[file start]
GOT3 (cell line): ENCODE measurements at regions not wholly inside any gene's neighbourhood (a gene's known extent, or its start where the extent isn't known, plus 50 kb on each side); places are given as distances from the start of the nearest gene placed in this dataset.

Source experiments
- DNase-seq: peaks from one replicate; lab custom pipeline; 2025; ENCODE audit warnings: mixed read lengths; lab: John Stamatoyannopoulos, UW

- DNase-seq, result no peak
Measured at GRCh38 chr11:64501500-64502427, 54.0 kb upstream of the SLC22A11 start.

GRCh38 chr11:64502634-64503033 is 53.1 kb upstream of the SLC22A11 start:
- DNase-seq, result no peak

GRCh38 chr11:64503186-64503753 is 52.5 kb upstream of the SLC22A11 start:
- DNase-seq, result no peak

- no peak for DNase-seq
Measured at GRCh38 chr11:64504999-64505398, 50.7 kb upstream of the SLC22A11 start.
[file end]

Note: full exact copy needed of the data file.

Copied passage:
GOT3 (cell line): ENCODE measurements at regions not wholly inside any gene's neighbourhood (a gene's known extent, or its start where the extent isn't known, plus 50 kb on each side); places are given as distances from the start of the nearest gene placed in this dataset.

Source experiments
- DNase-seq: peaks from one replicate; lab custom pipeline; 2025; ENCODE audit warnings: mixed read lengths; lab: John Stamatoyannopoulos, UW

- DNase-seq, result no peak
Measured at GRCh38 chr11:64501500-64502427, 54.0 kb upstream of the SLC22A11 start.

GRCh38 chr11:64502634-64503033 is 53.1 kb upstream of the SLC22A11 start:
- DNase-seq, result no peak

GRCh38 chr11:64503186-64503753 is 52.5 kb upstream of the SLC22A11 start:
- DNase-seq, result no peak

- no peak for DNase-seq
Measured at GRCh38 chr11:64504999-64505398, 50.7 kb upstream of the SLC22A11 start.